How many troops would be required? The facetious way in which the hon. Gentlemen approach this shows that they have no understanding of international affairs. If the hon. Member for North-West Norfolk (Mr. Bellingham) is now saying that we should opt for assassination, that is a very dangerous road to go down, and I am not so sure that those on the Conservative Front Bench would support him.

:I am afraid that I have to tell the Minister that, despite repeated questions, he has been very vague about the ultimate mission that this recce is designed to support. France is described in his statement as the framework nation, providing the military commander. Can he please explain to the House what will be the command and control relationships above that level? How will they interrelate with the UK Ministry of Defence?

The likelihood is that we will have a lieutenant colonel in command of our deployed forces, under a French brigadier. A command and control structure will then be established in Paris, to which we are sending six officers, so we will have an input into that. We will have a liaison officer with the UN MONUC forces. The command and control structures that apply are those that normally apply in such circumstances. Of course reporting back is a process that happens in every engagement. What the forces do must be clearly defined, and there must be clear reporting mechanisms in that overall command and control structure. That is no different from what happens in Macedonia, Afghanistan and Iraq, so there is nothing new about this. Opposition Members may have ESDP up there in lights, but the command and control structures are as robust and well-tested as they have ever been.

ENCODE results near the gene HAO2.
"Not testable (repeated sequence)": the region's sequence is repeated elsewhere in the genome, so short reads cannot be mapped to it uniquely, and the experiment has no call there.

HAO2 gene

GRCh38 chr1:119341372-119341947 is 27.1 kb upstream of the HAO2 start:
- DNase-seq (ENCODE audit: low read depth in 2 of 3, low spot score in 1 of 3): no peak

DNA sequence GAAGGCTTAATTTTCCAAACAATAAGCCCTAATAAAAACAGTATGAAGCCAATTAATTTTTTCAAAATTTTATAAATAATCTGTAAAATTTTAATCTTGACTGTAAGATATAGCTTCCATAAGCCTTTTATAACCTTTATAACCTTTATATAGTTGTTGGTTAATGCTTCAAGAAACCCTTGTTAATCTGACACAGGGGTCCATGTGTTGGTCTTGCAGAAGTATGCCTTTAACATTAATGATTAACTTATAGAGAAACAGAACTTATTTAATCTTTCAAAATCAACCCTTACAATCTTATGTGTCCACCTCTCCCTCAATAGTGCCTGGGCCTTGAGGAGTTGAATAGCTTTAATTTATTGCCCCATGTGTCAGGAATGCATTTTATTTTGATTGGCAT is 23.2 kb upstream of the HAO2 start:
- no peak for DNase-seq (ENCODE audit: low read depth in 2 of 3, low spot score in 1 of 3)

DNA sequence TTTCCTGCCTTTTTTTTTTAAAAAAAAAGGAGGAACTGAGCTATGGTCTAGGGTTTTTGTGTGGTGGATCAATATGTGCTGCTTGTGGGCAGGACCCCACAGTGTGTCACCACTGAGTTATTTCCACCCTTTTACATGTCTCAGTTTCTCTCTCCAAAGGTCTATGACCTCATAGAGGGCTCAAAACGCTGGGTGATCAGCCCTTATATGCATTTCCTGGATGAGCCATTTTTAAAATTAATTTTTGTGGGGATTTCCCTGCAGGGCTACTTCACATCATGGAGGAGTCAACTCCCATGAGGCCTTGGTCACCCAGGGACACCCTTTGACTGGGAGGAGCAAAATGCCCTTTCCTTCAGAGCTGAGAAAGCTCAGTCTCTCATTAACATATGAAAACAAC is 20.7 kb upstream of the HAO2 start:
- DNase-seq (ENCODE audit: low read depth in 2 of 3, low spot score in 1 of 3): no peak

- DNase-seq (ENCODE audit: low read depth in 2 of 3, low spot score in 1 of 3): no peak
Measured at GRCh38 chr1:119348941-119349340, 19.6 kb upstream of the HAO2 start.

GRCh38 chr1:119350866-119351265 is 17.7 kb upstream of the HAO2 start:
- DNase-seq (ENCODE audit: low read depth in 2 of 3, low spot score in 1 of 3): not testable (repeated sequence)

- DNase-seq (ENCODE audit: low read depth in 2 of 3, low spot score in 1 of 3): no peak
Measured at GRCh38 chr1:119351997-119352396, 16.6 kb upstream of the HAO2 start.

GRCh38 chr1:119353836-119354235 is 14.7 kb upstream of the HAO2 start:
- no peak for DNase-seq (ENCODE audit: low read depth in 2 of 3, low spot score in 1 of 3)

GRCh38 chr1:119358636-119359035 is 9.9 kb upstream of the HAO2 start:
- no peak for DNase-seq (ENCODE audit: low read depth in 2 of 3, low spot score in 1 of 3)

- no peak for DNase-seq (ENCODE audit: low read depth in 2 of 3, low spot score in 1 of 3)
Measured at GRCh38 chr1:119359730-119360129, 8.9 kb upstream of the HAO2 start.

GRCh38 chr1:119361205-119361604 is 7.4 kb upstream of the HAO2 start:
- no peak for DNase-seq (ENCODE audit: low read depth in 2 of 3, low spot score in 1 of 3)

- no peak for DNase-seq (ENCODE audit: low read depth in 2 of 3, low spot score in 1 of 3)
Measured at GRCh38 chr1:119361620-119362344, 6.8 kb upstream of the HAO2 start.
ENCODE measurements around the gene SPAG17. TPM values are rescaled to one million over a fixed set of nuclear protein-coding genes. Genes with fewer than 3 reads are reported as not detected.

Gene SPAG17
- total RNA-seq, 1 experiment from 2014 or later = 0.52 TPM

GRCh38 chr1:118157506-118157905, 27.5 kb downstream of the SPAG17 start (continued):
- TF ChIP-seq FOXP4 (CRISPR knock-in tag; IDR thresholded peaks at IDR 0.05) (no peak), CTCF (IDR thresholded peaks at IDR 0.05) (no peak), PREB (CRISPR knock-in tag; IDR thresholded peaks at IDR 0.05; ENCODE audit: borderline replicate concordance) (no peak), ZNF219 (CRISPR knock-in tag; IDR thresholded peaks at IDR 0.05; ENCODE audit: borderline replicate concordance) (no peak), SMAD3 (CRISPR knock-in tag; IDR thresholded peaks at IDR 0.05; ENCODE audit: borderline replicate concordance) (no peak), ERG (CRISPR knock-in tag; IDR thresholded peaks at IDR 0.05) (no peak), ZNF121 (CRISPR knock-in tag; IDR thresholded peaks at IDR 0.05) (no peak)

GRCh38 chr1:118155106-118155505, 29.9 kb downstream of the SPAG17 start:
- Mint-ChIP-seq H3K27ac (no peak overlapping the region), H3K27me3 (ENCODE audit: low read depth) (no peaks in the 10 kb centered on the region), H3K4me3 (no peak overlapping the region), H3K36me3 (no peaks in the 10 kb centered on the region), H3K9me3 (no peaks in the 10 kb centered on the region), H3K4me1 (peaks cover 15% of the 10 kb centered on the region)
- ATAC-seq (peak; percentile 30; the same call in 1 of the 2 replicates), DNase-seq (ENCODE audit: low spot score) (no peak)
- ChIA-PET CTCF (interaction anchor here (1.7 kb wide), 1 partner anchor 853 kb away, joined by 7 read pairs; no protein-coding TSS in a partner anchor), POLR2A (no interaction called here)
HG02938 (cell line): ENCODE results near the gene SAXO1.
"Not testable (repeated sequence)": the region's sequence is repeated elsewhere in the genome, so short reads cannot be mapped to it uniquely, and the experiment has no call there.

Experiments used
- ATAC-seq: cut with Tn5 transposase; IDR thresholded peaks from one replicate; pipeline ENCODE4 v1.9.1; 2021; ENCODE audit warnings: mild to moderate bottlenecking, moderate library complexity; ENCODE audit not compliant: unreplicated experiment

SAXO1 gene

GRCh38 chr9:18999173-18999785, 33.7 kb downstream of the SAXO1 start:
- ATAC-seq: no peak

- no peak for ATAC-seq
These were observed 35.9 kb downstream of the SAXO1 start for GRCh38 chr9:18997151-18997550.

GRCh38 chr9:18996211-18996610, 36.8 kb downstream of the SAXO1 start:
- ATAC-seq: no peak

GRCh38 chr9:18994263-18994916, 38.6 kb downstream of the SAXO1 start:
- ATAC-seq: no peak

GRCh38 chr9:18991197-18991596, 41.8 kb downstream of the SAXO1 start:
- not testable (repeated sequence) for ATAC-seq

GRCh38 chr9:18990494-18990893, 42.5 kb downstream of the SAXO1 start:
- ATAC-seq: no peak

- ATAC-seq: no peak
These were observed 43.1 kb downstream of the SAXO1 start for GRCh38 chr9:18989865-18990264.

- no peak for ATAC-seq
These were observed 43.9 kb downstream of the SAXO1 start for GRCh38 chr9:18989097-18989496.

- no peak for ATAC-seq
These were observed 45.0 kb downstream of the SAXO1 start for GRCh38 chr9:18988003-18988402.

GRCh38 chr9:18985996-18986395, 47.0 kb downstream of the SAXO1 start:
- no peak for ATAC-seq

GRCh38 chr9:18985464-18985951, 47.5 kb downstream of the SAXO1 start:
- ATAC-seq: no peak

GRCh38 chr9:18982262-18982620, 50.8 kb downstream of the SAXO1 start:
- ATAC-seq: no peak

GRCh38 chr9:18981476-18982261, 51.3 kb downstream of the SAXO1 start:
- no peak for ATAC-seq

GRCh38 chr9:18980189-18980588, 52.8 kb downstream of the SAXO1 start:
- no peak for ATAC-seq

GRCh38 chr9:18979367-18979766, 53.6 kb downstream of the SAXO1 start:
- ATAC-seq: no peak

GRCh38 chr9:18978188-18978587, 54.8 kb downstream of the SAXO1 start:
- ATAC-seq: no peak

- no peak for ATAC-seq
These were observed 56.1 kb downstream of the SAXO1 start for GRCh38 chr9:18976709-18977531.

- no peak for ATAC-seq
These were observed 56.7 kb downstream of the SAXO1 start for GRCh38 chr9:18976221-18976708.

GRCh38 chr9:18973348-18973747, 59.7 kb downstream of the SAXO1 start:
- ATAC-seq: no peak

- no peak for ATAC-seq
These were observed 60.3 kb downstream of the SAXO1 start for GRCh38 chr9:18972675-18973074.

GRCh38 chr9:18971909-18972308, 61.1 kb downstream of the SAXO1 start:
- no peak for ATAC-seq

I hope very much that our officers on the ground out in the Congo are able to articulate the military mission more clearly than the Minister was able to do today to my hon. Friend the Member for Newark (Patrick Mercer). In the event that, before September, there is a significant escalation in fighting or a major deterioration in the security situation out there, will he look to extract this small force or to reinforce it?

If the situation changes, the planning changes, and the decision changes accordingly. It is no different from any other mission into which—[HON. MEMBERS: "Wait and see."] I do not know whether Conservative Members want us to be there or not. It is clear that they have taken on the mantle of the Lib Dems—they are trying to face both ways. We have gone from assassination in Zimbabwe, as suggested by the hon. Member for North-West Norfolk, to a fulsome welcome for the intervention—but by NATO, not by ESDP—to the demands of the hon. Member for Bexhill and Battle (Gregory Barker). What is he saying? If he is saying that, if the situation deteriorates, do we carry on with our planning assumptions, the answer is if the situation deteriorates and changes dramatically, that must be taken into account in all the planning assumptions.